The praier stint of Arcita the stronge, Aud forth she went, and made a vanishing, The ringes on the temple dore that honge, For which this Emelie astonied was,

And eke the dores clattereden ful faste, And sayde; " What amounteth this, alas!

Of which Arcita somwhat him agaste. I putte me in thy protection,

The fires brent upon the auter bright, Diane, and in thy disposition."

That it gan all the temple for to light; And home she goth anon the nexte way.

A sweete smell anon the ground up yaf, This is the effecte, ther n'is no more to say.

And Arcita anon his hond up haf, The nexte houre of Mars folwing this,

And more encense into the fire he cast, Arcite unto the temple walked is

With other rites mo, and at the last Of fierce Mars, to don his sacrifise

The statue of Mars began his hauberke ring; With all the rites of his payen wise.

And with that soun he herd a murmuring With pitous herte and high devotion,

Ful low and dim, that sayde thus, “ Victorie." Right thus to Mars he sayde his orison.

For which he yaf to Mars lionour and glorie. “O stronge god, that in the regnes cold

And thus with joye, and hope wel to fare, Of Trace honoured art, and lord yhold,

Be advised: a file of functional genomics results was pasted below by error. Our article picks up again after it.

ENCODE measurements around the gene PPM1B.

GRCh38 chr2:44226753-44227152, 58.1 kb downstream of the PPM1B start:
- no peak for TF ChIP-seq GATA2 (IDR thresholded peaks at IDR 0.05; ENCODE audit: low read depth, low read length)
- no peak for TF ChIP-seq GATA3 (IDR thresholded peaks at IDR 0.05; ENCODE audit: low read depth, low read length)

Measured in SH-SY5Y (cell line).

Arcite anon unto his inne is fare,

As fayn as foul is of the brighte Sonne.

The sheldes brighte, testeres, and trappures ; And right anon swiche strif ther is begonne Gold-hewen helmes, hauberkes, cote-armures; For thilke granting, in the Heve above,

Lordes in parementes on hir courseres, Betwixen Venus the goddesse of love,

Knightes of retenue, and eke squieres, And Mars the sterne god armi potent,

Nailing the speres, and helmes bokeling, That Jupiter was besy it to stent:

Gniding of sheldes, with lainers lacing; Til that the pale Saturnus the colde,

Ther as nede is, they weren nothing idel: That knew so many of aventures olde,

The fomy stedes on the golden bridel Fond in his olde experience and art,

Gnawing, and fast the armureres also That he ful sone hath plesed every part.

With file and hammer priking to and fro; As sooth is sayd, elde hath gret avantage,